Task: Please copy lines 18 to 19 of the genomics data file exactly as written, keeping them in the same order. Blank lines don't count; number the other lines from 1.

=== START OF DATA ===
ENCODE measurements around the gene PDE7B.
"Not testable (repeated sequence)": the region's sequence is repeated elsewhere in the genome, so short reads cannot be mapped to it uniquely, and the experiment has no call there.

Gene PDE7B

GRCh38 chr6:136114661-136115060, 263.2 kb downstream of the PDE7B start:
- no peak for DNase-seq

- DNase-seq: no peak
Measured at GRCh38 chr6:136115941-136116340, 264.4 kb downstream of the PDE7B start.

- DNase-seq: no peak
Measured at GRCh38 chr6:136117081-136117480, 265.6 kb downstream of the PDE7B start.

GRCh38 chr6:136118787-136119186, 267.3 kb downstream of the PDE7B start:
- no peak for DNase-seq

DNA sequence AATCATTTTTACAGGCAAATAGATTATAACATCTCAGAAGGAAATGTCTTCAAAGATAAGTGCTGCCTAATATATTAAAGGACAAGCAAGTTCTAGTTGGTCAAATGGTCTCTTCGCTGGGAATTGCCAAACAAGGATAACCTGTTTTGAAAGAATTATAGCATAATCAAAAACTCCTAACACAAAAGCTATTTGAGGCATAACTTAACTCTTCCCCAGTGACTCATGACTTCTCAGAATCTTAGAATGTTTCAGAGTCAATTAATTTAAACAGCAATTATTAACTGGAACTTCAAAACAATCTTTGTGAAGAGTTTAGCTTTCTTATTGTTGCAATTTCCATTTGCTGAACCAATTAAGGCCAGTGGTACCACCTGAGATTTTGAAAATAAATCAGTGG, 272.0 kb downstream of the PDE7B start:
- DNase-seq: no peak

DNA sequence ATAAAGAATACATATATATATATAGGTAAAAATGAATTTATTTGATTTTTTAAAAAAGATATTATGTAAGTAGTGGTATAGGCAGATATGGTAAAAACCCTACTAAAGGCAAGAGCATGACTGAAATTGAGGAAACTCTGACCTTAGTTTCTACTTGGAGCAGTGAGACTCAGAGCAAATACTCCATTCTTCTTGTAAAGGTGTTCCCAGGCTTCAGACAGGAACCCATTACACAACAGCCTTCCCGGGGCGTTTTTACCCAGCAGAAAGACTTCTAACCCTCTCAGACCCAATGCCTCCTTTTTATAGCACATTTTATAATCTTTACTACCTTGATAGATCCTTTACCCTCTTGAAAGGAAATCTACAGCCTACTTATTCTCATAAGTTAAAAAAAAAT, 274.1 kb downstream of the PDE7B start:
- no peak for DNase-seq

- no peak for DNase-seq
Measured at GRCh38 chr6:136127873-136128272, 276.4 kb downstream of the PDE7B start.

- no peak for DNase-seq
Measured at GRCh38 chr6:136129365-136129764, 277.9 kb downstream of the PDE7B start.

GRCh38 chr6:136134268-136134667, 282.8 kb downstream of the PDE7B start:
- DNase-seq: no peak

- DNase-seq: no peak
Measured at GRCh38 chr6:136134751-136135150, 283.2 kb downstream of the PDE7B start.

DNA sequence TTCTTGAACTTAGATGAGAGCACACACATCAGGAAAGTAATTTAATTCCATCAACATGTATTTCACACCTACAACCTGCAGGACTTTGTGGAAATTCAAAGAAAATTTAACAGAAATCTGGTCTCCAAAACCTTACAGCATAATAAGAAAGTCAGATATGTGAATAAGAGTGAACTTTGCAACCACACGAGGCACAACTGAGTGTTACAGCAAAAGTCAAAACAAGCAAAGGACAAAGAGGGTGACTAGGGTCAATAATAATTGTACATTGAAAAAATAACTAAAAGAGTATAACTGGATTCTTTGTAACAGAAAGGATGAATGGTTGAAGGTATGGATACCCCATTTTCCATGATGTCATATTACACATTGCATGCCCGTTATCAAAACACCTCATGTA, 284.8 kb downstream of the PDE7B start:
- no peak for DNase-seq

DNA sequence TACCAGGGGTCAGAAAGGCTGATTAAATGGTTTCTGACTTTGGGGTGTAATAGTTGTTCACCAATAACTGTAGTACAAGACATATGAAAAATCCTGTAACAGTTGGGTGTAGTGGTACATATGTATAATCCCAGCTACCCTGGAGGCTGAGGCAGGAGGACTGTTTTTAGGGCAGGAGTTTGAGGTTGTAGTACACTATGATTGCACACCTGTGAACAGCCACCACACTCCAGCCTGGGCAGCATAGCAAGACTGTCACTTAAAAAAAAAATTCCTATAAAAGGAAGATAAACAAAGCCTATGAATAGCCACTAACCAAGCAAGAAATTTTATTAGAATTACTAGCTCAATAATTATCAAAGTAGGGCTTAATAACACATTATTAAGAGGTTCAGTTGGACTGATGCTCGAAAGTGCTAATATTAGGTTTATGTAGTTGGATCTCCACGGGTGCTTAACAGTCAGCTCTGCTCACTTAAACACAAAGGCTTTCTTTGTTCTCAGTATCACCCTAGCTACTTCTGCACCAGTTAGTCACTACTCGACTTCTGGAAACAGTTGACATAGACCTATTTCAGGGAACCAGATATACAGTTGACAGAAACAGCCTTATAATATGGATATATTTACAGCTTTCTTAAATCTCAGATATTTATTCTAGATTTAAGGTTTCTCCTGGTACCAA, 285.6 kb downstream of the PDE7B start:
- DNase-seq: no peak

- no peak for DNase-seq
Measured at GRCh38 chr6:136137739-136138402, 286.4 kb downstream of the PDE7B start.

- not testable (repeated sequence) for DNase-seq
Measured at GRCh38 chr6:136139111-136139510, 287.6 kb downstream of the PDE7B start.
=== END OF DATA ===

- no peak for DNase-seq
Measured at GRCh38 chr6:136129365-136129764, 277.9 kb downstream of the PDE7B start.